Review by Spark0
"It's not that FFVII outright fails in any department but characters, it's just that it doesn't do anything particularly well."
Final Fantasy VII's blessing and curse is that it was released in the US in a time when most gamers in the area had never played a jRPG. If you took to it, of course you were going to think it is the greatest game ever, to you that's the game that revolutionized gaming and told a story more powerful than any ever seen before in a video game, though both of those claims are entirely false. In Japan, it was popular because it was viewed as the Playstation's answer to the sublime offerings in the Shin Megami Tensei series from Atlus on the Saturn.
It's not that FFVII is bad, it's just, well, average. The battle system is good (though nearly identical to FFVI), but not great. The reason I've always preferred Atlus's over Square's and Enix's RPGs can be explained by a very simple rule: if battles are the bedrock of a game, battles need to be fun, engaging and not to repetitive. For some reason, even after Enix answered with Star Ocean's brilliant and complex battle system, Atlus answered with a party that changes on a minute-to-minute basis (as well as deflected the focus away from fighting all the time) and later press turn and even Square answered with Live a Live's sRPG-esque battle system, the same mistakes continue to be made. Essentially, your party stands on one side of the screen and the enemies on the other. Once a bar representing the character's readiness fills up, said character can perform an action. This is something that worked well in the past when it was used correctly: in FFIV and FFVI, your party would rotate every hour or so, meaning that you would need to come up with new strategies to combat enemies, and FFV had a great job system that made character customization just as fun as actual battles. Similar battle systems have also succeeded by making elemental weaknesses a focus, forcing the player to choose attacks carefully.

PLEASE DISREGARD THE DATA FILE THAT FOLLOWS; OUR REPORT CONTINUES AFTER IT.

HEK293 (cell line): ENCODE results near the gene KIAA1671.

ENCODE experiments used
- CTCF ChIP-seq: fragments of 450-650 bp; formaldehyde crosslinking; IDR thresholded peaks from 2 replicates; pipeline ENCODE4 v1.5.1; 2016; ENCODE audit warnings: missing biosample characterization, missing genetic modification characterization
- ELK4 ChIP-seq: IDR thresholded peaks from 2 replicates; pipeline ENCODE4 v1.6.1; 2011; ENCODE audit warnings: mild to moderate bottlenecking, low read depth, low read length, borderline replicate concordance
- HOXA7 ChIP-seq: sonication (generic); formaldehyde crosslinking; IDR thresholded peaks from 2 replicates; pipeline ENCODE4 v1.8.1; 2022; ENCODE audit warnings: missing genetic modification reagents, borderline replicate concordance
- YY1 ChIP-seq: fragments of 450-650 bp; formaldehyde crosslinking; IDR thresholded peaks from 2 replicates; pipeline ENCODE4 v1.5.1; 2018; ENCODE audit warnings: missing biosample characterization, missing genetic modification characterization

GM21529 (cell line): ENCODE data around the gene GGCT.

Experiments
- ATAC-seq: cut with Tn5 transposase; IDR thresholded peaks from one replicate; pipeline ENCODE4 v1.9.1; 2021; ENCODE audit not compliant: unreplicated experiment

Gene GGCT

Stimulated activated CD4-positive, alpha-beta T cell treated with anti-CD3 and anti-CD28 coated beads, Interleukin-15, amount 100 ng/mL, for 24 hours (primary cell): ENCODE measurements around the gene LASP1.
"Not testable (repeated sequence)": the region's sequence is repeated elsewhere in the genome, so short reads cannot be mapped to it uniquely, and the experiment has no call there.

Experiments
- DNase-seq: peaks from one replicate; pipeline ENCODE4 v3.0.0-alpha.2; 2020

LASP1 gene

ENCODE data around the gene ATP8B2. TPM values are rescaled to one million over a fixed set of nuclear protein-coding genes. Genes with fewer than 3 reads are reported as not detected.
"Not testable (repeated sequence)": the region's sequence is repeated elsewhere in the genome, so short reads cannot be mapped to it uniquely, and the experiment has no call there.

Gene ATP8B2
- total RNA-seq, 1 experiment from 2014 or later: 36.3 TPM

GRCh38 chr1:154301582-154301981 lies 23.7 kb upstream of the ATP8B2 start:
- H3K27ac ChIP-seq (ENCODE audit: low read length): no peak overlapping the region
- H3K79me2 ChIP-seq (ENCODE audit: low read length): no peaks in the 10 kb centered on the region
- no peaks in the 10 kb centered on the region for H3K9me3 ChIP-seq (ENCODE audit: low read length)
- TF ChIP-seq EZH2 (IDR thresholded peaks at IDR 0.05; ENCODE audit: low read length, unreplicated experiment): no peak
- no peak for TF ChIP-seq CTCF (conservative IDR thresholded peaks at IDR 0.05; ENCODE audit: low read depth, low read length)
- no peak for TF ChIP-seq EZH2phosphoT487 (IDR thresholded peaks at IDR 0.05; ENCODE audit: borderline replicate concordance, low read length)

FFVII does none of this. When you get a party member they either join your actual party or sit in a strange alternate dimension where they exists only as a portrait, ready to be switched at will. Since you're almost never forced to mix up your party, it ends up being a choice between repetitive gameplay and grinding, neither of which are very appetizing. That being said, when the game actually makes you think (usually during boss battles), the strength of the underlying mechanics shine through. Characters can also unleash a special move after certain conditions are met, which also spruce up the gameplay a little.
So far I'd give the game an 8, that's not bad, not best game ever material, but certainly acceptable. What brings it down a point is the abysmal excuse for a plot shoehorned into the game and the terrible character development. If FFVI is, well, Shakespeare is a bit high, let's go with Raymond Chandler, nothing really memorable but certainly a crowd pleaser, FFVII is Kurt Vonnegut crossed with Fyodor Dostoesky. Two great writers, but two with serious flaws in their work.